Moscow is expensive. The Courtyard Marriott is perfectly located on a quiet street a few blocks from Red Square, and at $300-400/night, it is worth the price. Regrettably, they wanted $40/day for internet access. We spent two other nights at the Maxima Irbis Hotel, situated on the outskirts of town. Although half the price of the Marriott, it does require navigating the Metro to arrive at Red Square.
Souvenir shops along Old Arbat Street are no bargain, though I longed for a classic and threadbare CCCP t-shirt for thirty bucks. Everyone sells those nested Matryoshka dolls, all notably made in China, and available in every Western personality. Admission to the popular sites can get expensive, so get a good guidebook and check their recommendations.
One thing that is not expensive is the alcohol, a somewhat sobering reality in Moscow, with cheap beer and vodka sold at every claustrophobic corner store and outdoor vendor. Because of the low cost and availability, people drink openly in public, with bottles overflowing the trash receptacles and littering the public spaces.
Perhaps it is their disillusionment with life, as there are obviously many wealthy people in Moscow, yet so many more that do not share in this prosperity and probably never will.
There are strict visa requirements for Americans visiting Russia, with inflexible entry and exit dates. There is no such thing as a ‘visa on arrival’ – it must be obtained in advance of your visit from a Soviet consulate.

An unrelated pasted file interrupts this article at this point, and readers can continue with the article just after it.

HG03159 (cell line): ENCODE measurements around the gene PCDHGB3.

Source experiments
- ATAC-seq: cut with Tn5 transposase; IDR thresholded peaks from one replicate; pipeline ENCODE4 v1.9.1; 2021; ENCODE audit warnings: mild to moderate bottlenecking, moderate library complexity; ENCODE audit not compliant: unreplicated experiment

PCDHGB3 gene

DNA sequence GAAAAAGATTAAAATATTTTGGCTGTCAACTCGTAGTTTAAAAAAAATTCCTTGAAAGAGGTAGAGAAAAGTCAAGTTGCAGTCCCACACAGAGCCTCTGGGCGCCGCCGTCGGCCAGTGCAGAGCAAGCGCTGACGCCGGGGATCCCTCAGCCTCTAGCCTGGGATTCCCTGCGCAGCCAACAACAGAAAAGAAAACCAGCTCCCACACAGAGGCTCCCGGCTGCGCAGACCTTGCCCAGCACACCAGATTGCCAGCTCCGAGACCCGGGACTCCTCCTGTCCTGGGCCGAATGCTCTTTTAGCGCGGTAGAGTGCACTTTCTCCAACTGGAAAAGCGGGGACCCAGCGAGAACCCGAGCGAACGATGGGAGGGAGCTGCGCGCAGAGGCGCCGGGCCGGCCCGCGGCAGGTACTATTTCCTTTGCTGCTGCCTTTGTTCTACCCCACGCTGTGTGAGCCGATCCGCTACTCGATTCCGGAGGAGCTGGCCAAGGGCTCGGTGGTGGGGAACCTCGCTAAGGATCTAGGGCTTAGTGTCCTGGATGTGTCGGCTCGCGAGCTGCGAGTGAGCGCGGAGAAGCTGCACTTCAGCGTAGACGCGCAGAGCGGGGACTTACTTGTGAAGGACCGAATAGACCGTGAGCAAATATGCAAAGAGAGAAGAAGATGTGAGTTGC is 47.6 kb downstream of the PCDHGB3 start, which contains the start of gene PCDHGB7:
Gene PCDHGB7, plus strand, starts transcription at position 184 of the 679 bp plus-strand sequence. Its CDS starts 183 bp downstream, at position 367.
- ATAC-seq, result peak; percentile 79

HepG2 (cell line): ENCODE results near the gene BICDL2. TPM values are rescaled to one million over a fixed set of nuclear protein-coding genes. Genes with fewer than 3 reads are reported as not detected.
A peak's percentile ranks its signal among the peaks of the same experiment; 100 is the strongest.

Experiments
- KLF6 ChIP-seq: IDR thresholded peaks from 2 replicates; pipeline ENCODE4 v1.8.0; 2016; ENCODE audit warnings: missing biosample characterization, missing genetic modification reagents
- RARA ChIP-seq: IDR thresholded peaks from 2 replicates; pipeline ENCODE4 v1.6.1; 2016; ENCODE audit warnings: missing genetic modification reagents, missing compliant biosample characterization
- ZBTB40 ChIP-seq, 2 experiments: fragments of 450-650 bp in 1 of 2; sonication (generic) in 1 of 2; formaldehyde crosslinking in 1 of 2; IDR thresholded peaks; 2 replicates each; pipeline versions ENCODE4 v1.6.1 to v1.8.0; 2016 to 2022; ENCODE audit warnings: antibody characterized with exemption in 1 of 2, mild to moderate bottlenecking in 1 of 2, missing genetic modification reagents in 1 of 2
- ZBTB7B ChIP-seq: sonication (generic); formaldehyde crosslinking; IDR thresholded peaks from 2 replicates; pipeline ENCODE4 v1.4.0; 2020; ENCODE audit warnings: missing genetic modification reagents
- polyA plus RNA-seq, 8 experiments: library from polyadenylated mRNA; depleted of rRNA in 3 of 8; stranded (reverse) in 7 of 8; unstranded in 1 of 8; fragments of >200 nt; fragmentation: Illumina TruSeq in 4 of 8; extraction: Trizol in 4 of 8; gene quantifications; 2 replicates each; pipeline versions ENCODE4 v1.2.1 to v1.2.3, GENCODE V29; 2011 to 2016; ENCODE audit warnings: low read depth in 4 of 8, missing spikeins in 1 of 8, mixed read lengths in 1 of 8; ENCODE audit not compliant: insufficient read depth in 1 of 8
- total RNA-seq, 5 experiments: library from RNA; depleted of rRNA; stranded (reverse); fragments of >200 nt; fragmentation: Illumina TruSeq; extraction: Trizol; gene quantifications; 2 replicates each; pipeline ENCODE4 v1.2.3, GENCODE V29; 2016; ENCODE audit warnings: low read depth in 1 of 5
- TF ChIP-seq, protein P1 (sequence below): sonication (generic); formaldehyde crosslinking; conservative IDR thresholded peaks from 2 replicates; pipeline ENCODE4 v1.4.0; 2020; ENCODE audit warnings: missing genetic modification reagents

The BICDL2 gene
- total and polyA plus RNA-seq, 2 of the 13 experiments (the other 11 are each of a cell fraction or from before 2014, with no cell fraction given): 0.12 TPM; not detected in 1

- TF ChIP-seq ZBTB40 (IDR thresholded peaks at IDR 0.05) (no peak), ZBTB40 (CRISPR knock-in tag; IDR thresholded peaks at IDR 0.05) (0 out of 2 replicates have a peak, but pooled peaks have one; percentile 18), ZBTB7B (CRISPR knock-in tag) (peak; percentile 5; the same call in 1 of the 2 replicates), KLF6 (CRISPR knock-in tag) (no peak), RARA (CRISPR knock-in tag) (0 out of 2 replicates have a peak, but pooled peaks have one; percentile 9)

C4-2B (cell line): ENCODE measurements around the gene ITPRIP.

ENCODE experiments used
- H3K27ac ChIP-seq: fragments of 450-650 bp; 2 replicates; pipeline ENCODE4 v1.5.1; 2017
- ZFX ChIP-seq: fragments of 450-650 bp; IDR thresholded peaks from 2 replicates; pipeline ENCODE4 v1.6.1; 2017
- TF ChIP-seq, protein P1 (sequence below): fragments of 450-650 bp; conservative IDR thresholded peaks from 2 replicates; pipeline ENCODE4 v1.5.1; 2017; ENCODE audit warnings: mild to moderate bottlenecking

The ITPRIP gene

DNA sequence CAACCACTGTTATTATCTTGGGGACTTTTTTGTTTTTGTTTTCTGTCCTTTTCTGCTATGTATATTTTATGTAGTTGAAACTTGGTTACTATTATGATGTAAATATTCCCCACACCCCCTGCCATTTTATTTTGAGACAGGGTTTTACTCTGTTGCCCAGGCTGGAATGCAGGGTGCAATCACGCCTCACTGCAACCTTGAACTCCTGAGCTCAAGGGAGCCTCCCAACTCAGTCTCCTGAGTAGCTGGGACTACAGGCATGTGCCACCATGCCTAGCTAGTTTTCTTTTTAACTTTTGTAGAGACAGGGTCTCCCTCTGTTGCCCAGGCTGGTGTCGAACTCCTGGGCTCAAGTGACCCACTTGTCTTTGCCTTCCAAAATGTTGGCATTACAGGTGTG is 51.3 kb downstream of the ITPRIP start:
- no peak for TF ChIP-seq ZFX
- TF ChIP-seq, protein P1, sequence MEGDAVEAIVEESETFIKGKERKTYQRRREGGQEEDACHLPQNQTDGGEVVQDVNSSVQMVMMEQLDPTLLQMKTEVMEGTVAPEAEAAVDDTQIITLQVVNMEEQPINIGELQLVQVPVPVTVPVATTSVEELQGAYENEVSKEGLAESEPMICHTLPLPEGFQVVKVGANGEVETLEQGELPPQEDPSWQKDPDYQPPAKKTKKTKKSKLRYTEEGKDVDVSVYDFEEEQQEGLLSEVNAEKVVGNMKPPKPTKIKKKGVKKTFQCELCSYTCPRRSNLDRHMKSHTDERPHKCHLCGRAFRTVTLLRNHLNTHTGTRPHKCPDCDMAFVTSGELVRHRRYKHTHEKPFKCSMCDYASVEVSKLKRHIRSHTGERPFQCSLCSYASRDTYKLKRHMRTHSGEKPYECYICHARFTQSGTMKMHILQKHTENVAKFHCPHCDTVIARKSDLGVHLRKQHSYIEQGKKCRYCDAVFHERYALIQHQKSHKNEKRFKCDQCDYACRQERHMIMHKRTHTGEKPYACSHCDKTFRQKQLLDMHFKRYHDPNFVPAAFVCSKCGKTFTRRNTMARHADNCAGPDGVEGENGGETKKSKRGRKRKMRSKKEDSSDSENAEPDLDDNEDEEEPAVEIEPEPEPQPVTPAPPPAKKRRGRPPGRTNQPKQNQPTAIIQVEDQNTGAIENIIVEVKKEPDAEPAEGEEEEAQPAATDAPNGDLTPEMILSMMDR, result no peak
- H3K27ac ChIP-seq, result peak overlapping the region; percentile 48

We organized our train trip through www.monkeyshrine.com, a travel company specializing in tours across Russia, with their Hong Kong office arranging all documentation and visas. After four days in Moscow , we caught the overnight train to St. Petersburg for an additional five days.
Surprisingly, our ATM card did not work in Russia due to a high rate of fraud, so check with your bank before leaving. Fortunately, we were able to receive cash advances on our Visa card to get by. English is not widely spoken, so be prepared for an adventure in communication.
Free WiFi is available throughout the city, and with the exception of two drunk locals who mistook us for long-lost cousins, the city has a safe feel to it. Curiously, private cars operate as taxis. Flagged down along the street, they will drop you off around town – just have a map so you can point out your destination.
Always carry your passport or risk a $50 fine from the non-English speaking police. Finally, unless you are a fan of Dr. Zhivago, I cannot imagine visiting during the frigid winter months.
With ongoing political unrest, undeveloped economic market structures, and a nagging repressive political structure, Russia has a ways to go to fulfill a true free society. Relaxing the onerous visa requirements and encouraging more tourism would certainly be a step in the right direction. Still, Russia lacks the thriving vitality and bustling economic energy so evident in Asia.
A repressive and socialist country trying to shirk off its failed communist pedigree, it has the potential, but only time will tell if it has the willpower and initiative. Moscow is a curious and fascinating city, with legendary sites entrapped in centuries of history and mistrust. After years of paranoia, Moscow now seems to be warming up after the Cold War, cautiously extending its hand out to tourists.
Ultimately, it is both a surprising and evocative destination.